If you are accused of theft in Texas, the value of the property taken helps determine the crime and sentence says John Helms Dallas defense lawyer.
For those accused of theft in Texas, the value of the property taken is a very important issue, says Dallas defense lawyer John Helms. Texas has a “consolidated” theft statute that combines a number of crimes into the general category of “theft,” such as swindling, embezzlement, larceny, extortion, conversion by a bailee, shoplifting, receiving stolen property, and others. See Texas Penal Code section 31.02. In general, the seriousness of a theft crime depends on the value of the money or property taken. For example, as a general rule, the following categories apply:
- Less than $100: Class C misdemeanor
- $100 to less than $750: Class B misdemeanor
- $750 to less than $2500: Class A misdemeanor
- $2500 to less than $30,000: State Jail felony
- $30,000 to less than $150,000: Third degree felony
- $150,000 to less than $300,000: Second degree felony
- $300,000 or more: First degree felony
Obviously, for someone accused of theft, it is better for the property taken to have a lower value, because this may reduce the degree of the crime as well as the punishment. Very often, a hotly contested issue in theft cases is the value of the property taken. But how do you determine the value of property other than money? For example, if a person steals a used car, is the “value” of the car the amount that you could get if you sold the car, or is it the amount it would cost to find the victim a replacement car? The Texas Penal Code gives some guidance on this issue. Section 31.08 of the Texas Penal Code says that, in general, value means: “(1) the fair market value of the property or service at the time and place of the offense; or (2) if the fair market value of the property cannot be reasonably ascertained, the cost of replacing the property within a reasonable time after the theft.” So, in the car example, the “fair market value” of a used car would be the amount that a willing buyer would pay a willing seller for that car. This can often be determined by a car’s “blue book value.”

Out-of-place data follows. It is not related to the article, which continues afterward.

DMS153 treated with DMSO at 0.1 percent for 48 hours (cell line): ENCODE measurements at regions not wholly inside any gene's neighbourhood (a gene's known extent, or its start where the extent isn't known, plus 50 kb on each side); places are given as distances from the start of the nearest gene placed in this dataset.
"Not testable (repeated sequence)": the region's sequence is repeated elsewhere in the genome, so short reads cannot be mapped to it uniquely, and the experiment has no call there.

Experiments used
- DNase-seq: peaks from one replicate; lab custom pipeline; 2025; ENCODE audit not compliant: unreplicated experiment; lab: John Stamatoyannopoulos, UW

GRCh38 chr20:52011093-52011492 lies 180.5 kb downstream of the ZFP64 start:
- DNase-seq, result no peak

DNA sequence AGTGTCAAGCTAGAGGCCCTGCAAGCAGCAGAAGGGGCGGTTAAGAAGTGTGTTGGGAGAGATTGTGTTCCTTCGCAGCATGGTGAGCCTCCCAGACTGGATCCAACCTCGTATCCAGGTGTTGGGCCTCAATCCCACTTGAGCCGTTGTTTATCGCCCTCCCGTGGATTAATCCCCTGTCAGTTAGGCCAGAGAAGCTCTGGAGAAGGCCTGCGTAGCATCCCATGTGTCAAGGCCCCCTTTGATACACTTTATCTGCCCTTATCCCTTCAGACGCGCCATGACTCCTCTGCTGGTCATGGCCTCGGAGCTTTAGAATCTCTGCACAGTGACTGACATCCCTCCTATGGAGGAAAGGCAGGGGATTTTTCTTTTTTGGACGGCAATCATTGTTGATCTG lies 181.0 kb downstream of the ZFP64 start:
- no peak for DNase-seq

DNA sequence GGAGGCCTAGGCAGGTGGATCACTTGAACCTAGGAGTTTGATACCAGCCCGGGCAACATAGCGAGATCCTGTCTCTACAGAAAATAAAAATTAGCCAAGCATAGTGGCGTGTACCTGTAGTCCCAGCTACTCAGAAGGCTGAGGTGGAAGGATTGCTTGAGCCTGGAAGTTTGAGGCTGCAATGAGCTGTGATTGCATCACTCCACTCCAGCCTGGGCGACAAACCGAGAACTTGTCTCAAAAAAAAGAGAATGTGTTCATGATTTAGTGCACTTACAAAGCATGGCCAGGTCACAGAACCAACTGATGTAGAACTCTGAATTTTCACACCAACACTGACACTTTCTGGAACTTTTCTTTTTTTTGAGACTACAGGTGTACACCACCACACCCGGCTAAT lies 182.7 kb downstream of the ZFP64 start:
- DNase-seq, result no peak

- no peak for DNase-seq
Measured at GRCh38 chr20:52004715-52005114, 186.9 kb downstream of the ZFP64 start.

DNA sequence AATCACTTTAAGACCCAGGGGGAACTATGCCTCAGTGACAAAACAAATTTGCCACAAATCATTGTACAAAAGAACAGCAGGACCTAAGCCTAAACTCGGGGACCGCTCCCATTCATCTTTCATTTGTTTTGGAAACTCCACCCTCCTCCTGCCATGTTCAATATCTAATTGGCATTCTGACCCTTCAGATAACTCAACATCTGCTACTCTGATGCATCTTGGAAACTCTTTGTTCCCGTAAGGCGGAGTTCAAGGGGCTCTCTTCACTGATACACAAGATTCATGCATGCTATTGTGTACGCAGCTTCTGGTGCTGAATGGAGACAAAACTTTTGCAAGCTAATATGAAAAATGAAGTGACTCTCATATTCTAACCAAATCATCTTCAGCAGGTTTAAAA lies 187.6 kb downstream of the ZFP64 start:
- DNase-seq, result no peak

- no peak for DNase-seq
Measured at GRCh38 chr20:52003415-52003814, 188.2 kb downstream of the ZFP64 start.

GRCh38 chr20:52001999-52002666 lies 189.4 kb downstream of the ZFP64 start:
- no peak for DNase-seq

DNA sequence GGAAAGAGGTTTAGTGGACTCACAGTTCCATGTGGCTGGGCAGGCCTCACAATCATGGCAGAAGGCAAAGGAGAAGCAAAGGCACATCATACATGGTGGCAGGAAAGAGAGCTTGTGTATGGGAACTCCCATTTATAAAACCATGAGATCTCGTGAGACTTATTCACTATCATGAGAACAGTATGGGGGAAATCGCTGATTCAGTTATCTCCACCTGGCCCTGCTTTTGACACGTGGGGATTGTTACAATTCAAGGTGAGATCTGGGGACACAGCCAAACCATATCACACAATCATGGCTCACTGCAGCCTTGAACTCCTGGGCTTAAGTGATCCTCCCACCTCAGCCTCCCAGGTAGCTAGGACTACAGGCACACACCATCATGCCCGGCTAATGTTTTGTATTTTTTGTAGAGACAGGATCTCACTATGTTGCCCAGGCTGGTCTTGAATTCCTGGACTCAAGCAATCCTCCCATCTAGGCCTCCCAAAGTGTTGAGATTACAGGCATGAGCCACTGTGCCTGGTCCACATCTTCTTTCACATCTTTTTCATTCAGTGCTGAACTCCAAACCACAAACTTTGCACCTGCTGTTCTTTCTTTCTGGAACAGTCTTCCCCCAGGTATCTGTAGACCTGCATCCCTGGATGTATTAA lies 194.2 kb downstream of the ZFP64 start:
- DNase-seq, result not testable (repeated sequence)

But what if the property stolen is something that does not have a recognized market value like a car? What if it is something like used medical equipment or art? In situations like these, determining the property’s fair market value can be more difficult. Law enforcement typically asks the victim what they think the property is worth, and they will usually assume that the victim is right unless it can be shown otherwise. But in my experience, victims tend to estimate high—often higher than is justifiable. This could be for a variety of reasons, including because they are making an insurance claim and want the value to be high or because they are angry and want the perpetrator to be punished harshly.
In defending someone accused of theft, an experienced criminal defense lawyer should seriously consider whether law enforcement’s estimate of the value of the property taken is overstated. Depending on the type of property involved, this may involve research or consulting with experts in the field who could testify at trial about the property’s value, such as an art dealer or appraiser in the case of a painting, or a jewelry appraiser in the case of jewelry, for example. I have had a lot of success presenting evidence to prosecutors that results in a reduction of the estimated value, which can result in a more favorable plea agreement offer. If the State’s offer is not favorable enough, the evidence can then be used at trial to persuade a jury that, even if the defendant is guilty, the crime is not as serious as the State claims.
If you, a family member or someone you know has been charged with a crime or have been convicted and need help with an appeal in the Dallas area, contact Dallas criminal lawyer John Helms at (214) 666-8010 or fill out the online contact form. You can discuss your case, how the law may apply and your best legal options to protect your rights and freedom.